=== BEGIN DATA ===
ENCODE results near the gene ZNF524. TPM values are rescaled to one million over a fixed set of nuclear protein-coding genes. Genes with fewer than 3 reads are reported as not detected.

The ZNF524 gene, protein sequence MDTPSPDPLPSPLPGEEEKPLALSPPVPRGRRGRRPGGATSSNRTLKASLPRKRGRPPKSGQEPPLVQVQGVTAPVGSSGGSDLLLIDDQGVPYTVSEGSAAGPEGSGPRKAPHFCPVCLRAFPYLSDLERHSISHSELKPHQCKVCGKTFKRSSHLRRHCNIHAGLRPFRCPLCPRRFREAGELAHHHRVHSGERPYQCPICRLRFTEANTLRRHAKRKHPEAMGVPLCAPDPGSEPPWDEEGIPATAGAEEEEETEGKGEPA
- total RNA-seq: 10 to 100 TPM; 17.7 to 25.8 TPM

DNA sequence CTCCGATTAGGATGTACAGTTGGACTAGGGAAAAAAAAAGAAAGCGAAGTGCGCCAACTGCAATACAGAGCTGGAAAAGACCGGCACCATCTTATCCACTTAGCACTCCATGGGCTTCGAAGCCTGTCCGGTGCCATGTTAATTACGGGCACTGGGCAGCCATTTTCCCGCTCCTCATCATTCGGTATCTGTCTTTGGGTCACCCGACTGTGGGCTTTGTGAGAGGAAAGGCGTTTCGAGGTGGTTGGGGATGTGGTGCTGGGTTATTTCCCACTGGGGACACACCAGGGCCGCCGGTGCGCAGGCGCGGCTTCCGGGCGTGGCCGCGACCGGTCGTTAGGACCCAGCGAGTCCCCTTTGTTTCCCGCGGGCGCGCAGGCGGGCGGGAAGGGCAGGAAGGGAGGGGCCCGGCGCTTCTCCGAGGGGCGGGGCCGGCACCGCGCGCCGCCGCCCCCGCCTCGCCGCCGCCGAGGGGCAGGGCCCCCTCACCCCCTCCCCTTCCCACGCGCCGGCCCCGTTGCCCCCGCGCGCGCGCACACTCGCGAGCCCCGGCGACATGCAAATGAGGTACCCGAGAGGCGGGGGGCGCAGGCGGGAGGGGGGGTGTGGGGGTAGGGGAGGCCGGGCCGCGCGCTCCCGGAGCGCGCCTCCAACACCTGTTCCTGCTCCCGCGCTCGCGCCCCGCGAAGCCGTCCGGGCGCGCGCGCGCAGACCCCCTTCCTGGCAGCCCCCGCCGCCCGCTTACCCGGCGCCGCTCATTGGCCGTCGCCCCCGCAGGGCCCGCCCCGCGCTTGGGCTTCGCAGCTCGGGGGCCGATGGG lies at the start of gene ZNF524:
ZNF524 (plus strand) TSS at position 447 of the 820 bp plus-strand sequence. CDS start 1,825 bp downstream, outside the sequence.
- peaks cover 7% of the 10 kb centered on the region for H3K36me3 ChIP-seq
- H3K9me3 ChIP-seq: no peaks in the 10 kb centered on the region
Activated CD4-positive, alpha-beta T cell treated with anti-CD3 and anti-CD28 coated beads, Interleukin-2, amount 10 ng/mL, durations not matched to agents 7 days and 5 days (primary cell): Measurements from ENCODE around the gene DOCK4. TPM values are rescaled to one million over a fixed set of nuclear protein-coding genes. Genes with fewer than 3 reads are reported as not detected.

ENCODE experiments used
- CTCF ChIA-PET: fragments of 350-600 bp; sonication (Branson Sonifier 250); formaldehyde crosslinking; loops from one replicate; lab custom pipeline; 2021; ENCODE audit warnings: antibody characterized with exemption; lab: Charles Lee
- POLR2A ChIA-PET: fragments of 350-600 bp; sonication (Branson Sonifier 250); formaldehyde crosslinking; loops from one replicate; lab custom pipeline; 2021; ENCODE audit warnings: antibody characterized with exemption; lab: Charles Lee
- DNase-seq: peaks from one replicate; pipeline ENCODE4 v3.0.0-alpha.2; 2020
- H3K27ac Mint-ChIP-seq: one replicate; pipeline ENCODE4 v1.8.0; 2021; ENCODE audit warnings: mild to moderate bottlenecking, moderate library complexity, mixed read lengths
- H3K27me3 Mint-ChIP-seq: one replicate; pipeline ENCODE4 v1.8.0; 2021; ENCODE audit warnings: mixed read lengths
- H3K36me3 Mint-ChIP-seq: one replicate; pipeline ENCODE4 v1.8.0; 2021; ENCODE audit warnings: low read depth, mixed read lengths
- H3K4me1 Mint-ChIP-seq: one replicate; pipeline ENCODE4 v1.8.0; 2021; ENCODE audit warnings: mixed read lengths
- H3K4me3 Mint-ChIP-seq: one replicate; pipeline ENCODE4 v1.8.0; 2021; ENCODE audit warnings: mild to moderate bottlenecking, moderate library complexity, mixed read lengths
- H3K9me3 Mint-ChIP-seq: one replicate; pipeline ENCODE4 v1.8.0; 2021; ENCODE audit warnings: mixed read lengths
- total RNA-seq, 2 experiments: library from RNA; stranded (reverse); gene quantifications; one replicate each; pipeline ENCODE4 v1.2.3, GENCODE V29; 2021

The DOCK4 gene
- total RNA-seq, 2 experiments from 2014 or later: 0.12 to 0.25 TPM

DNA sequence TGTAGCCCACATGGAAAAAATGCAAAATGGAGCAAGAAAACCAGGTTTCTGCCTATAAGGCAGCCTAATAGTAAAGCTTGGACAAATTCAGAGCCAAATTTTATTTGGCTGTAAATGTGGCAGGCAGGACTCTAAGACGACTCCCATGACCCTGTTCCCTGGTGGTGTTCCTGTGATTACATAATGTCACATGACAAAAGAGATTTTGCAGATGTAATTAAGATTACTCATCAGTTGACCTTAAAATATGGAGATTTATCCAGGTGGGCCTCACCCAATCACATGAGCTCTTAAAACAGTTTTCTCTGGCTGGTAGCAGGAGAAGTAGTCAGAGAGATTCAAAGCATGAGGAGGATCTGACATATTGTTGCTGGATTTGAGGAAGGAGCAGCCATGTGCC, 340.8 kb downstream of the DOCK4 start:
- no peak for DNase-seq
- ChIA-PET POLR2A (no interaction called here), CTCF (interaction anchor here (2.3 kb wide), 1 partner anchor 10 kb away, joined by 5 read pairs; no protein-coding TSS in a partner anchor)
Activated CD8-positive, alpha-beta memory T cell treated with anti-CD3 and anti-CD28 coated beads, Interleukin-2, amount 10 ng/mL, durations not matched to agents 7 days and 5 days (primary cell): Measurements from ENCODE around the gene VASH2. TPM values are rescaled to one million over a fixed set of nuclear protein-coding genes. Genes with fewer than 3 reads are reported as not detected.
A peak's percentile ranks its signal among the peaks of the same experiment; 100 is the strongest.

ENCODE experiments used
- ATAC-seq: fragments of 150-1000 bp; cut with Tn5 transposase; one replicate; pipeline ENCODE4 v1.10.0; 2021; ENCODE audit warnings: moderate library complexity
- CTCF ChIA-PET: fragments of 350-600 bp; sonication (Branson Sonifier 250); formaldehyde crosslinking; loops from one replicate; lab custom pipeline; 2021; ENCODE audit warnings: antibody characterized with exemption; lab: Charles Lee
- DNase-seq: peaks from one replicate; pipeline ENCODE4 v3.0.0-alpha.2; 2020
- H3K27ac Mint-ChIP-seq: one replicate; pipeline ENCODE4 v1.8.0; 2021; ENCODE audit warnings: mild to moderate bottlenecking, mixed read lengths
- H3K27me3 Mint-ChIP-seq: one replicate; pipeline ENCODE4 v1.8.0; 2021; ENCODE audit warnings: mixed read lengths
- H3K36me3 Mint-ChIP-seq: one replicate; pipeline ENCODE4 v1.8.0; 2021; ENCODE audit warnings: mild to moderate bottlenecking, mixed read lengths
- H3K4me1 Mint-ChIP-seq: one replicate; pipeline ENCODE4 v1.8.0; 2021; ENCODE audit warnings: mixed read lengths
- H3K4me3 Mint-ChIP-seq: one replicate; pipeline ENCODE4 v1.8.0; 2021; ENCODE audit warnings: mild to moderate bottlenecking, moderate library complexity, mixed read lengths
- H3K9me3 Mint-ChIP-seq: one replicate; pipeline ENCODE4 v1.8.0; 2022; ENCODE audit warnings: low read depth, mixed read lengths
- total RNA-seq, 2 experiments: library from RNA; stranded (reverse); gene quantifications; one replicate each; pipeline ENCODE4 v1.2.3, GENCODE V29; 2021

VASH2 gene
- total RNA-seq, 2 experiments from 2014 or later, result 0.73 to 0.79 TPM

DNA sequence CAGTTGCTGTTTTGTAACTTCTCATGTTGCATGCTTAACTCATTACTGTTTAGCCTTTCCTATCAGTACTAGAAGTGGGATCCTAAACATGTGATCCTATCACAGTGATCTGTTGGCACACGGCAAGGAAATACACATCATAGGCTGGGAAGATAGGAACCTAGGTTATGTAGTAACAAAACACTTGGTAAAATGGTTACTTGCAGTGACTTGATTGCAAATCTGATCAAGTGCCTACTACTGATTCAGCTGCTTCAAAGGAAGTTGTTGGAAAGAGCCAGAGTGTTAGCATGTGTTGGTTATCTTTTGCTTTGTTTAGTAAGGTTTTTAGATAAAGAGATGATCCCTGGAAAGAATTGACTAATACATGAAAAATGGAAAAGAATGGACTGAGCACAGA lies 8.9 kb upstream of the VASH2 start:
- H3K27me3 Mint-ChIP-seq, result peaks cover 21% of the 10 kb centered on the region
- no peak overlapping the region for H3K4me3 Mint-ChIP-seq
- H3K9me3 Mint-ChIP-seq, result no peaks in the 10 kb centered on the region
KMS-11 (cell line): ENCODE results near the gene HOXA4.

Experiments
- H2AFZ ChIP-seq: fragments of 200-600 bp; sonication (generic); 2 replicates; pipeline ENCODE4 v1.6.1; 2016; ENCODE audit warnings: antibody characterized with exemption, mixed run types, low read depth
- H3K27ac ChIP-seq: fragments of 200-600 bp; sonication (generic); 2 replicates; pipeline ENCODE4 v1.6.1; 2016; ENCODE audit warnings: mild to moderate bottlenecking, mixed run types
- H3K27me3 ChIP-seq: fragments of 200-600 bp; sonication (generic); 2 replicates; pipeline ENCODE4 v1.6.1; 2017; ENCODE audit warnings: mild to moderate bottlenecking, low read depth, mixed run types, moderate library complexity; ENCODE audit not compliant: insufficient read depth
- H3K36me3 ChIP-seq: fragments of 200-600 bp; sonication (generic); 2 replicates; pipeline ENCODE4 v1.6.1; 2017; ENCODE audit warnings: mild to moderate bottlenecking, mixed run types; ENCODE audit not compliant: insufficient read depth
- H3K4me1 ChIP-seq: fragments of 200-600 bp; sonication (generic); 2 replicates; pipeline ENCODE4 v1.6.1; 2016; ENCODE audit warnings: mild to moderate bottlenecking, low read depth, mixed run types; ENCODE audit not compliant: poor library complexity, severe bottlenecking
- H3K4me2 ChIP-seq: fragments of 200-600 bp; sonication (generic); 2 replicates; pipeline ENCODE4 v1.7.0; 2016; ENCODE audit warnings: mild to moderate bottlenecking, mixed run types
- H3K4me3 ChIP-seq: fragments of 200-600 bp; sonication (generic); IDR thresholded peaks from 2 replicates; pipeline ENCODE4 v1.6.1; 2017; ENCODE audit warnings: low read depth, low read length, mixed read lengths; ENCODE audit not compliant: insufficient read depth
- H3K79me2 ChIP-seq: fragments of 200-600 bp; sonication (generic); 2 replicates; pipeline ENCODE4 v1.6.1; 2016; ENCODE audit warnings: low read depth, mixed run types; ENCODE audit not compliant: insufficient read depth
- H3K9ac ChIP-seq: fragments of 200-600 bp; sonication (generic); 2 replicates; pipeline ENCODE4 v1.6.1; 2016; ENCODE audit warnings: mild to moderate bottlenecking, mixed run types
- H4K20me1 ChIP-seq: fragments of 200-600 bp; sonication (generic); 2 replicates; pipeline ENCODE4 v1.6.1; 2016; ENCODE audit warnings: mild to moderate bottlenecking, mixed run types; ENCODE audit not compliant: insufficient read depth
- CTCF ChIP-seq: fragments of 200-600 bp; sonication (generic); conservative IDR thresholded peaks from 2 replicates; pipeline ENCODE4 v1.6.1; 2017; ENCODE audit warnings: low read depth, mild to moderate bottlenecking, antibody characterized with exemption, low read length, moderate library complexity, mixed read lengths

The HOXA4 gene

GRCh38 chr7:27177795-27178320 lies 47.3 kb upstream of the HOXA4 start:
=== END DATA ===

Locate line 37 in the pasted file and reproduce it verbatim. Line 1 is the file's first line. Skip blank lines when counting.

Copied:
- total RNA-seq, 2 experiments: library from RNA; stranded (reverse); gene quantifications; one replicate each; pipeline ENCODE4 v1.2.3, GENCODE V29; 2021